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Conscienza team is proud to host the 2nd edition of the festival at Hippodrome Tongeren on September 23, 2017. The event brings together artists and inspiring people from the world of upcycling, creative reuse, local production and artisanship to show us what they do to make this post-capitalist, climate-changed world a better place. We will be gradually publishing all of our 2017 participant profiles, so stay tuned!

When graphic designer Bart Dewolf was tasked with creating an image to represent “Conscienza”, he started with a story. That story is about conscious consumerism, recreating and recuperating, about thinking and about hope for the future — all things the Conscienza Festival tries to address.

The Evolution of the Conscienza Logo

It was this combination of the tangible and intangible that inspired the design of the logo. The image features a hu-wo-man holding a crane hook above a garbage bin. Bart let us peek inside his process – from initial sketch to final product – and shared some tidbits about what inspired him.

“My first idea was to work around a person using a fishing rod, being disappointed with a nice big fish but walks away full of joy with the archetypical broken boot. First of all, this is sad for the fish, second it’s more a cartoon than a logo. Therefore, the fishing rod became an arm, as the boom of a crane, with the cable and hook instead of the fishing line,” he explains, referencing what would become the Conscienza logo.

“The Conscienza logo became a mockery in second degree on the famous icon for “please throw me in the garbage bin”. The original variation showed mostly an item that people disliked and wanted to present that as being ‘trash’. The version with the swastika thrown away as one of the more recognisable versions”.

The First Sketch of the Conscienza Festival logo

As with all things, we’re left with the final logo and generally no indication that there was a brainstorming process to get to it. But, as with all things, there is a history.

“After sending the first sketches to Marina, she reacted not as I expected. She asked me why it had always to be a man in those generic logo’s?”, remembers Bart. “I, myself, was not thinking in themes of gender, rather as a depiction of a huMAN being (instead of a carrot, a cow or a violin). And that only proved Marina was right. We talk, in general, about MANkind, huMAN beings. Seems that English, as most Western languages, comes out of patriarchic organized society. Which we sometimes take a bit too much for granted. Hence, I decided to make a version depicting a ‘huWOMAN being’. For WOMANkind so to speak. “Which, I found out later, didn’t insult (as definitly not was meant to be, but I got afraid after sending the version, my intention might have been misunderstood) but caused a good and serious laughter at the Conscienza headquarters (speak out as, “Anushka’s and Marina’s kitchen”)”.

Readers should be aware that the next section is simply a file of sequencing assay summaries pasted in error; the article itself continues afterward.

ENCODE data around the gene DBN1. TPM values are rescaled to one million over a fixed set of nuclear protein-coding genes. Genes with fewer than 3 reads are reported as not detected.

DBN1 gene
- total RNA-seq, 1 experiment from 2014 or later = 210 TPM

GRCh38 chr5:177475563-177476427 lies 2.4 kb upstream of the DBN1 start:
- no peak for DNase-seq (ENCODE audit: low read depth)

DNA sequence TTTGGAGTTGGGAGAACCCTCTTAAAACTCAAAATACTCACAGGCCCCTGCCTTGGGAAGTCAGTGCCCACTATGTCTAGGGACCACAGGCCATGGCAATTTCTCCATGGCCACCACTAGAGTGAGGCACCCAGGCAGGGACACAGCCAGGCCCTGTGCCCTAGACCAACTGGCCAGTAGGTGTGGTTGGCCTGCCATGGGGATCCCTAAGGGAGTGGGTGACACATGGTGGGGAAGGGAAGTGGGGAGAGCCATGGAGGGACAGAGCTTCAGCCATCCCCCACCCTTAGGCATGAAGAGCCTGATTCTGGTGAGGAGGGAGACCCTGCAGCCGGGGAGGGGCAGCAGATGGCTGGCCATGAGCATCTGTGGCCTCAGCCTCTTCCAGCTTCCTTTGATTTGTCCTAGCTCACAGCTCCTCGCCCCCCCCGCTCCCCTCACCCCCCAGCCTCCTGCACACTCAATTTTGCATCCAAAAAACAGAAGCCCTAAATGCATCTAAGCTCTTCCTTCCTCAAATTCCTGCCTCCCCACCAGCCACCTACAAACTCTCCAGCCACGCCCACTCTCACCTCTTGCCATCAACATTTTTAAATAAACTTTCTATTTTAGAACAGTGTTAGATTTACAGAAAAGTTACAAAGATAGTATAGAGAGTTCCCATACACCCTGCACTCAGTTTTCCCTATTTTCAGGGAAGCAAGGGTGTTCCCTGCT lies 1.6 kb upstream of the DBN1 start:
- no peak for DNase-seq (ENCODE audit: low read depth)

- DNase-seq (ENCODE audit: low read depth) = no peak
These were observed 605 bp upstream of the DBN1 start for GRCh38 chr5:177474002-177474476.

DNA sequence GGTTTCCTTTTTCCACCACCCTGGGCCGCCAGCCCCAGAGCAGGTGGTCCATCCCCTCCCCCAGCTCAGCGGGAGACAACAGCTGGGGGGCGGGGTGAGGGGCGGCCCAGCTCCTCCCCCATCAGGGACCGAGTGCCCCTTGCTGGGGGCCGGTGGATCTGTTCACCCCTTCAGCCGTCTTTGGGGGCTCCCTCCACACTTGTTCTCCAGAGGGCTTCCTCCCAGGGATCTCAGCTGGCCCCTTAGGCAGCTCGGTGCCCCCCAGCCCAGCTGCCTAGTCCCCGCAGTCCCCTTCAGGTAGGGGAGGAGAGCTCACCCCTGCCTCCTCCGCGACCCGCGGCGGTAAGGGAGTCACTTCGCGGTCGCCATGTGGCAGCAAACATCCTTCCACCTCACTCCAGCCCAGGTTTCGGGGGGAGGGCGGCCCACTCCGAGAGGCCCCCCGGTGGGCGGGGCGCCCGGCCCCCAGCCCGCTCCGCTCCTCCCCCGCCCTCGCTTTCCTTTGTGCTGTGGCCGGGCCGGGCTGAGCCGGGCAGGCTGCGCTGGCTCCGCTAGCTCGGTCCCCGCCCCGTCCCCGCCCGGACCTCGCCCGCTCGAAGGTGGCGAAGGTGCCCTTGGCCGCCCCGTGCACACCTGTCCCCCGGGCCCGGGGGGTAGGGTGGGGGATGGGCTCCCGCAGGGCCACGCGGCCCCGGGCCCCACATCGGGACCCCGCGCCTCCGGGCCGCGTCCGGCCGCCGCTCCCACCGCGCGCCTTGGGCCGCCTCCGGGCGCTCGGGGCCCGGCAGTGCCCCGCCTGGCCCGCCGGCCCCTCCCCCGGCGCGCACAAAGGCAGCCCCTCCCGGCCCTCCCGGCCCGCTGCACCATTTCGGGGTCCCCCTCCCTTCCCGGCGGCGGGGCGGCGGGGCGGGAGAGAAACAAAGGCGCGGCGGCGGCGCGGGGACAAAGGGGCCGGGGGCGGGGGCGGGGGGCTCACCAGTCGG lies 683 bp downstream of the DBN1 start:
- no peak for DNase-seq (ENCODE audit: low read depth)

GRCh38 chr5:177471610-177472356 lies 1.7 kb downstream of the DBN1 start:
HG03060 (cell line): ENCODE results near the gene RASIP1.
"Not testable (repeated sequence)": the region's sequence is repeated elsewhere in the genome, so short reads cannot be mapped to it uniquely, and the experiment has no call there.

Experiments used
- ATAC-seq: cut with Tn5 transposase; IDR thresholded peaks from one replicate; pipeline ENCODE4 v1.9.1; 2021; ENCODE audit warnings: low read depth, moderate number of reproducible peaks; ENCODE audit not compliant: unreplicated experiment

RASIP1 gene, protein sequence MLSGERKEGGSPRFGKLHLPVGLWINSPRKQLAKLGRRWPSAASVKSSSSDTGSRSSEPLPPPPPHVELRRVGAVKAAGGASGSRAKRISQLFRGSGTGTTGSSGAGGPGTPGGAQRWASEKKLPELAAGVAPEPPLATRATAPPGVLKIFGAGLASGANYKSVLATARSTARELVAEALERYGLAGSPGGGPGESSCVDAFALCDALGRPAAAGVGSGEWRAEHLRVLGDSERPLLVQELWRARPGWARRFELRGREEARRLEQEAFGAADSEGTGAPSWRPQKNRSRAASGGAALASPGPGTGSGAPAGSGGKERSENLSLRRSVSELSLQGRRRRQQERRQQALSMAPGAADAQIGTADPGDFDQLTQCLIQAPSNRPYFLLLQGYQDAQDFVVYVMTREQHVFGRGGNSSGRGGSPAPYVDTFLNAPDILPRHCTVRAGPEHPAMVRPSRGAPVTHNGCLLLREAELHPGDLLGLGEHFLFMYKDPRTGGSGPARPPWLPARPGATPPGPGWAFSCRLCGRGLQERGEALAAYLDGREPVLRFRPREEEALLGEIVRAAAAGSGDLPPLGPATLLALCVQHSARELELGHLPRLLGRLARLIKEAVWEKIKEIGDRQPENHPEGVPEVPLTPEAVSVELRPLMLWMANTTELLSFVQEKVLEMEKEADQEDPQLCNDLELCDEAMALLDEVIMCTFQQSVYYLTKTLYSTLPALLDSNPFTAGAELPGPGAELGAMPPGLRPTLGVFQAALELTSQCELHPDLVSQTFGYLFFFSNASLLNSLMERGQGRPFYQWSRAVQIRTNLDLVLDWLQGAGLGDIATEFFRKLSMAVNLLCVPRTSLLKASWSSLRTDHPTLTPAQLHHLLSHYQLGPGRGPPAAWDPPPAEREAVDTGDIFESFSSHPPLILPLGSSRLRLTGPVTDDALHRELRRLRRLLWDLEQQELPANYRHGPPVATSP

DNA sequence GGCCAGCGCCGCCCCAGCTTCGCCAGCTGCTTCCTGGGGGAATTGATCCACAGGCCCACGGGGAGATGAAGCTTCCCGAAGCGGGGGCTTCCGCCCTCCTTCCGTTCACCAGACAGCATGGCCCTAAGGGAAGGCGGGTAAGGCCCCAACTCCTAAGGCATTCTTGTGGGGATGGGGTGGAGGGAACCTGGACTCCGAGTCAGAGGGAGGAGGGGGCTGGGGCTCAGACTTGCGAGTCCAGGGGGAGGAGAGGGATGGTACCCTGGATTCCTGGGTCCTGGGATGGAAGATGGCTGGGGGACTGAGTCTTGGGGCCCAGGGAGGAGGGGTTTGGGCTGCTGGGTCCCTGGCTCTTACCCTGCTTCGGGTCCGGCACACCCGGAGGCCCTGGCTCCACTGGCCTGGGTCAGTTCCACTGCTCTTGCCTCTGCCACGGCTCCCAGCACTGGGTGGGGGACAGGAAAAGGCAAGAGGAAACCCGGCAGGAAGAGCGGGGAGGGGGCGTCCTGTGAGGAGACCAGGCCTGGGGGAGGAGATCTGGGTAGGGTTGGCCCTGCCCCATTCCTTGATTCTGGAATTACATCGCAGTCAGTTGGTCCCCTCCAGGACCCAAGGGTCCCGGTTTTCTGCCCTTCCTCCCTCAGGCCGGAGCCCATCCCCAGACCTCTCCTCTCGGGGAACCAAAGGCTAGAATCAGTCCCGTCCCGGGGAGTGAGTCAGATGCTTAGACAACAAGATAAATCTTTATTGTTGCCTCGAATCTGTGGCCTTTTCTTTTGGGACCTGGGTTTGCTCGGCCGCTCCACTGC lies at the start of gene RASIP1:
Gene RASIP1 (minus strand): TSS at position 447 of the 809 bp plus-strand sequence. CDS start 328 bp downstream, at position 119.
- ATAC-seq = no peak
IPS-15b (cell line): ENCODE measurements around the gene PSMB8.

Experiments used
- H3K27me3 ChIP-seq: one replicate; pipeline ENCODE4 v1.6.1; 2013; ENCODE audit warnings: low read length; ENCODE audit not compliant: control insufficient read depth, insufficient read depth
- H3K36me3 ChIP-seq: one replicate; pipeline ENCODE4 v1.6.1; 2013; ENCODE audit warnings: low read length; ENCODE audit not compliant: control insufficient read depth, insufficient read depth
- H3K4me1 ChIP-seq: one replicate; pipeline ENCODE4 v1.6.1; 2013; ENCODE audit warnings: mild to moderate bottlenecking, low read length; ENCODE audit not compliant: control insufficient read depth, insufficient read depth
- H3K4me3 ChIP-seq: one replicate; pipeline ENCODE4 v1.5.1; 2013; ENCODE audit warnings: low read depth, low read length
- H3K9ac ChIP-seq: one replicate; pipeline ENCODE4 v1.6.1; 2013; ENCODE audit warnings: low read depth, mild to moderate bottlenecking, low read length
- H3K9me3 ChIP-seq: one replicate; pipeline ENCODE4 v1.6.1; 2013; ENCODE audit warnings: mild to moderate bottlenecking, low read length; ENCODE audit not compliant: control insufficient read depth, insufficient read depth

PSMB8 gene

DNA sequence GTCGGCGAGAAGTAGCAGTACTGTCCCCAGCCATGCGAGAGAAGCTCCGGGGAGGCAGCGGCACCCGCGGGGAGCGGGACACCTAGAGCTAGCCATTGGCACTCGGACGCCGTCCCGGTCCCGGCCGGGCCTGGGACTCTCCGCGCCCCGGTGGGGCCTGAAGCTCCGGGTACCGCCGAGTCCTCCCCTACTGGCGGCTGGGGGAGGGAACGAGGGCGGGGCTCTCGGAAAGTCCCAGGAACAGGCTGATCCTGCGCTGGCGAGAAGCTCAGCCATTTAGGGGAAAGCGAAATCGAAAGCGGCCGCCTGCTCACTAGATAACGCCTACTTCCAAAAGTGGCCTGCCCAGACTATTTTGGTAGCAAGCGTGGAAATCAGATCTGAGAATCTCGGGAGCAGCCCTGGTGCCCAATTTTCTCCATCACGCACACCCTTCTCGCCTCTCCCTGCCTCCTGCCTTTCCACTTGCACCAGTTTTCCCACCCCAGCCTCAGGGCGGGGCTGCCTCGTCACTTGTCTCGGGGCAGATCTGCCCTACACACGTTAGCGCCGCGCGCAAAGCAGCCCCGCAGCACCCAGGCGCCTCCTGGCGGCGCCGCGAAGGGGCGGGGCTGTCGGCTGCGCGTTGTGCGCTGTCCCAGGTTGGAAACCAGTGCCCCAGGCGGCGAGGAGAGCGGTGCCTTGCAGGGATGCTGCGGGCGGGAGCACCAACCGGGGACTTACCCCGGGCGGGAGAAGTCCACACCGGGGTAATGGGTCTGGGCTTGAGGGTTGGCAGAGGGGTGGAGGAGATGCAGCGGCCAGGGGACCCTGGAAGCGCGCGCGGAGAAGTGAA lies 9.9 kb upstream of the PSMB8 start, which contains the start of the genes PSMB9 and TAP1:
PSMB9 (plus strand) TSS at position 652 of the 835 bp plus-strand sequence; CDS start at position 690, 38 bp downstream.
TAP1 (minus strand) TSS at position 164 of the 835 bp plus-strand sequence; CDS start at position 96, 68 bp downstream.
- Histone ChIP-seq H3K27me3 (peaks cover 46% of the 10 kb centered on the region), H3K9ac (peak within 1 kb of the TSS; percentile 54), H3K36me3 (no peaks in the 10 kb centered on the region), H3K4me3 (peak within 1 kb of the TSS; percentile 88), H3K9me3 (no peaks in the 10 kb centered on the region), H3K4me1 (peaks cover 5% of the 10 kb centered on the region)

The Second sketch of the Conscienza Festival logo

“At the end, to avoid the touchy feelings of mankind, we decided to develop a unisex version. A uni-version”, says Bart.

The Final Variant of the Conscienza Festival logo

Dewolf’s Design Technique

“The technique used for this graphical version is a technic I developed when trying to find a very straightforward, cheap and monkey proof way of printing with basic machinery. It’s kind of inspired by silkscreen printing but I’d rather call it ‘mosquito screen printing’. I do not think I need to explain further what is used as screen.

The advantage of this is that it’s cheap, easy to find, strong and reusable. I’ve used it to provide black and white copied posters for events from a colour touch (and because of the thickness of the print almost as a bas-relief), we’ve printed T-shirts with this technique and even printed our logo straight on the bottle from a friend winemaker that offered us an amount of wine for a vernissage”.

“I remember that I cleaned out the screens when printing during a vernissage, with a hardcore band playing next to me, by first having to break the ice on the barrel with rain water, collected for flushing the toilet. Nobody seemed interested in learning the technique (it was set up as a workshop), but the t-shirts were sold out in no time. Almost as quick as the wine!

In general, it’s not more than a cut out paper stencil, where the mosquito screen functions as grid to keep all the pieces on the same place. Due to the big chance of misprints, it’s an interesting technique to use when the end result can be a bit more expressive, and when there is time and place for layers of try outs and series of prints”.

Dewolf’s complete collection of rare Conscienza logo prints will be displayed at the 2017 Conscienza festival. Don’t miss it!

By Marina Kazakova